FOWC with Fandango: Verbatim


I am diabetic and should test the sugar content in my blood at least once a day, actually after every meal, but the little white plastic sticks cost enough (although the insurance pays 90%) and so I avoid it generally.

However, the German expression for the blood sugar level is “Blutzuckerspiegel” literally translated, verbatim,  “blood sugar mirror”. So if you blood sugar mirror is down, then you have a low level of sugar in the blood.

You can have “pig” in German, meaning luck. Where the “dog is buried” is the solution to a problem.  If she has a “bird”, she is not quite in her right mind, which is also explained by not having “all your cups in the cupboard” and if you only understand the “railway station” it means you do not understand anything. You can also be the “insulted sausage” meaning you are annoyed.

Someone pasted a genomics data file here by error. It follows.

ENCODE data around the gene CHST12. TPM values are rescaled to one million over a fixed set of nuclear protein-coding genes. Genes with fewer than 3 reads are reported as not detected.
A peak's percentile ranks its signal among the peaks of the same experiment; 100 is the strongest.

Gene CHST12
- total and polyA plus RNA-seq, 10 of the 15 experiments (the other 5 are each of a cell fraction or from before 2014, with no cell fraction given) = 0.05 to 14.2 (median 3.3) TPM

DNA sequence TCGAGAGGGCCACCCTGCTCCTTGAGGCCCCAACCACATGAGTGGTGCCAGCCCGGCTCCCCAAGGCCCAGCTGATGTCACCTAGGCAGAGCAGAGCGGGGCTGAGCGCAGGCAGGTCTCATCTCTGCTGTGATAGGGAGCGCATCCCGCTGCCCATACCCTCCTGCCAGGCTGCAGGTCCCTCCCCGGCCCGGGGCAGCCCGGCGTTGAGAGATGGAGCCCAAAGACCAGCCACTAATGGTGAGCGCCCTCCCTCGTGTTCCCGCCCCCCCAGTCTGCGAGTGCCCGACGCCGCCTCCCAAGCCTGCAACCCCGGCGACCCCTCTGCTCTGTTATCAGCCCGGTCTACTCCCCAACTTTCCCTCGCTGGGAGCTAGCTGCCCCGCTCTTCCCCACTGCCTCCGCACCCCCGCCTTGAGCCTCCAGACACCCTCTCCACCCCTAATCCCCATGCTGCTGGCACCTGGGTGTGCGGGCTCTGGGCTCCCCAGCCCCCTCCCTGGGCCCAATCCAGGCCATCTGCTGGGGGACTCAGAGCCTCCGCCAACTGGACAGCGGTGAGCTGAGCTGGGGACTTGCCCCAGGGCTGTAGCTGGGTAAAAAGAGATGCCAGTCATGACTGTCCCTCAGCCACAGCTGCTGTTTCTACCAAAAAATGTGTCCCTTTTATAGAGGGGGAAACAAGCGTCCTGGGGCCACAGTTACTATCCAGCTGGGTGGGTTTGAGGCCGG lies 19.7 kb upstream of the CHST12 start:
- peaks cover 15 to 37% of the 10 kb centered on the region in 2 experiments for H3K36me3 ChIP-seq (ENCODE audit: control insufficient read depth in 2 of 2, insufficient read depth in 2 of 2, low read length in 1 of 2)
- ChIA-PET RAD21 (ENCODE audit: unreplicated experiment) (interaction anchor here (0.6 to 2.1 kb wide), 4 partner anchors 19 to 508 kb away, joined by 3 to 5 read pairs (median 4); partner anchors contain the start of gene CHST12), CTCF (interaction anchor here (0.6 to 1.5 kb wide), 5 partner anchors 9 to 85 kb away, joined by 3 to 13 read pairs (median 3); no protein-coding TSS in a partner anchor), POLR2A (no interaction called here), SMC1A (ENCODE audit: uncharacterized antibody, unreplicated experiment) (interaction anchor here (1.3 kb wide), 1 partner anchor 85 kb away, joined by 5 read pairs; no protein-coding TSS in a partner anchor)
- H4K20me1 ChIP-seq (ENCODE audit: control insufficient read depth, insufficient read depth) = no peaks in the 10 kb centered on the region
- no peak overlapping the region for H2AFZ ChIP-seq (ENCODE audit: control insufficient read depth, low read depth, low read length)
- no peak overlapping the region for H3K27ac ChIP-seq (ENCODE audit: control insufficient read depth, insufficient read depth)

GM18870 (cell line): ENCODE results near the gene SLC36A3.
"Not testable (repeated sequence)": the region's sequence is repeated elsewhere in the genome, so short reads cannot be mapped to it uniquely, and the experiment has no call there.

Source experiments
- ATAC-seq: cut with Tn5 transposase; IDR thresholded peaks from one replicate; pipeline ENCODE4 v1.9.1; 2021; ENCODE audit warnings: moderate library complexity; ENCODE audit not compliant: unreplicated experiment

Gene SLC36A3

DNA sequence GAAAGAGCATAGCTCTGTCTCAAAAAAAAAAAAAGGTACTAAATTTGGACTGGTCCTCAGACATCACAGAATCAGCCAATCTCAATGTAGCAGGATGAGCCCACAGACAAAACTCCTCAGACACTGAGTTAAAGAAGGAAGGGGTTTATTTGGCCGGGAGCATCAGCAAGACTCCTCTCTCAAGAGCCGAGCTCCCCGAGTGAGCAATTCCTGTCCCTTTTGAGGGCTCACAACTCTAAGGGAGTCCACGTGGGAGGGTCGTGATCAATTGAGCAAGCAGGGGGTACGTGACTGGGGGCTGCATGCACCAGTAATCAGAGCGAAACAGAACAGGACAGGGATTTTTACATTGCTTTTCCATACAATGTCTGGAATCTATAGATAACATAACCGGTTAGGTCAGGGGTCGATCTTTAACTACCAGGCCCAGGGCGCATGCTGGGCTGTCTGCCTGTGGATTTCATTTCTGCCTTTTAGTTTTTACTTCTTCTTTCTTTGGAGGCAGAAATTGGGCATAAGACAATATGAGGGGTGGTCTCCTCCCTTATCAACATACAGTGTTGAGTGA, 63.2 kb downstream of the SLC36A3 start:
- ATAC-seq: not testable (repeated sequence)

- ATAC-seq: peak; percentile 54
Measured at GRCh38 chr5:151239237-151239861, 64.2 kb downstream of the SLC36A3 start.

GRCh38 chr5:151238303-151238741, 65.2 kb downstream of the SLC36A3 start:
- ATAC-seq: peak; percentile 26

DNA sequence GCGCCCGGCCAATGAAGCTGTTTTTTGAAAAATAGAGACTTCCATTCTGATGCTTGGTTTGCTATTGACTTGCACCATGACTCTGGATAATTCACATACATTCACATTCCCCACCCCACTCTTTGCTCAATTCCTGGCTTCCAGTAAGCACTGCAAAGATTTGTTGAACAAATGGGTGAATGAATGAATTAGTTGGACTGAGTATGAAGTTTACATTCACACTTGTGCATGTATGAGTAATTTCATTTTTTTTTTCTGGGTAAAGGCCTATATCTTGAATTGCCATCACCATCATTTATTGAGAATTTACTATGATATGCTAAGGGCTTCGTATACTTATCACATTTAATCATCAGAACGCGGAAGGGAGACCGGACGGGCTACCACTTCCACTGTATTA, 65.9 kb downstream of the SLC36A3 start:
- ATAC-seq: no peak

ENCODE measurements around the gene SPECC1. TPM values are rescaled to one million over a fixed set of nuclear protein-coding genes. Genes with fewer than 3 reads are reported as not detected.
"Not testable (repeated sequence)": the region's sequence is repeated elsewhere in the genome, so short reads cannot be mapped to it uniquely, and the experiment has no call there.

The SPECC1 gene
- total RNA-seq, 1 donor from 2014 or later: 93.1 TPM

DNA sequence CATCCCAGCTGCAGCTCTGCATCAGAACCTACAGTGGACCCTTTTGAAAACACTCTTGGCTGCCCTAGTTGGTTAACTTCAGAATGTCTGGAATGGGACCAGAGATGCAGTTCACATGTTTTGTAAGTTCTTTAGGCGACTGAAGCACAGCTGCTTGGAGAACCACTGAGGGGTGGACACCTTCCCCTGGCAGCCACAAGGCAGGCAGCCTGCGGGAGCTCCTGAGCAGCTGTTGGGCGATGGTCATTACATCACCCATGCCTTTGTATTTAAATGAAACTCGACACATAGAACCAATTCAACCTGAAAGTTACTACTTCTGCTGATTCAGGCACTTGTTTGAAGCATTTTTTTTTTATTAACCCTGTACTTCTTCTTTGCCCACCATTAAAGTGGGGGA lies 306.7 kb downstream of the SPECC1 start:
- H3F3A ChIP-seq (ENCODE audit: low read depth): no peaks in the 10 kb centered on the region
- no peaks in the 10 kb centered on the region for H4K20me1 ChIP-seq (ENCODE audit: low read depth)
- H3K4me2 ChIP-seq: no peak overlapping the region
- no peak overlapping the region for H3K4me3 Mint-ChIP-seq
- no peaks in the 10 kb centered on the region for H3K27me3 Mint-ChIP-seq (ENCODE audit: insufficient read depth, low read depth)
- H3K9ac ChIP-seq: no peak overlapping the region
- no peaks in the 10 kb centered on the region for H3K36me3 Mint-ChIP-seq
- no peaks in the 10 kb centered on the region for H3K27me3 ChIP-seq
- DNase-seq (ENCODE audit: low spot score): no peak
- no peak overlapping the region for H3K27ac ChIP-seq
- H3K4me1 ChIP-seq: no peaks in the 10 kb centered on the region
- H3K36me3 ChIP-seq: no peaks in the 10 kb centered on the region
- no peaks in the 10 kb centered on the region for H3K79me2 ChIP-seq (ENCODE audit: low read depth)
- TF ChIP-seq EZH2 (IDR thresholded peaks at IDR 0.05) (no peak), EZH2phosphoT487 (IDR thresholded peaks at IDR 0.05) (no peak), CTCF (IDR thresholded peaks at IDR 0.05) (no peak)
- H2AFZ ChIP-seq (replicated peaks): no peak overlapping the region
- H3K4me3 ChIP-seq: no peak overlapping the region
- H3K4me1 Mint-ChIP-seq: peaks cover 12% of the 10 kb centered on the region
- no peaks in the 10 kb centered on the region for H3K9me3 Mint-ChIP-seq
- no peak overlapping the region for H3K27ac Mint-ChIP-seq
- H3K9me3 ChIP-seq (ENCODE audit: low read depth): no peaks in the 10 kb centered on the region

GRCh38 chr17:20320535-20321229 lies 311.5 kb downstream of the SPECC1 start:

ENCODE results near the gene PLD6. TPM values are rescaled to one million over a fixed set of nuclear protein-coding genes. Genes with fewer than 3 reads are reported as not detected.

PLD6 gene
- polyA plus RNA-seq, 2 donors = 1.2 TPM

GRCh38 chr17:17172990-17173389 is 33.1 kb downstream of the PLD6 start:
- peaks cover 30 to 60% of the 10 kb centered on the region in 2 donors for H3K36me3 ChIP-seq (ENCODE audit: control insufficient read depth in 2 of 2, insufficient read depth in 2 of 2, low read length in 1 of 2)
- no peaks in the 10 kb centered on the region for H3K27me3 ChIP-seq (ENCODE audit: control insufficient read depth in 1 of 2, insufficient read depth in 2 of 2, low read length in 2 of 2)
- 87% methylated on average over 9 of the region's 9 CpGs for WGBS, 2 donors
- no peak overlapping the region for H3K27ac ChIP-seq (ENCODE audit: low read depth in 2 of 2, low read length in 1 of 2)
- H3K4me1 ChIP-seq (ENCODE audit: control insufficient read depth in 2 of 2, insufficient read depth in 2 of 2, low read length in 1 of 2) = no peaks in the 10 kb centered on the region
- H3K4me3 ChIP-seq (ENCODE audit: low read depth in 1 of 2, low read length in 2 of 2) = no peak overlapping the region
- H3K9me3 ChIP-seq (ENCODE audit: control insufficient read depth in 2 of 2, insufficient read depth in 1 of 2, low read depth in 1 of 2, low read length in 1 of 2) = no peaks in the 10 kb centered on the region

And this goes on. Yes German can be quite confusing. I will not even begin with the Swiss variations.

FOWC with Fandango: Verbatim

2 thoughts on “FOWC with Fandango: Verbatim

  1. Idioms are funny when translated. “You’re nuts!” in English translates into Hebrew and not only isn’t funny, it makes no sense at all. And I have never been able to explain to anyone not born in the U.S. why “the chicken crossed the road” is funny. It’s not something you CAN explain.

    Liked by 1 person

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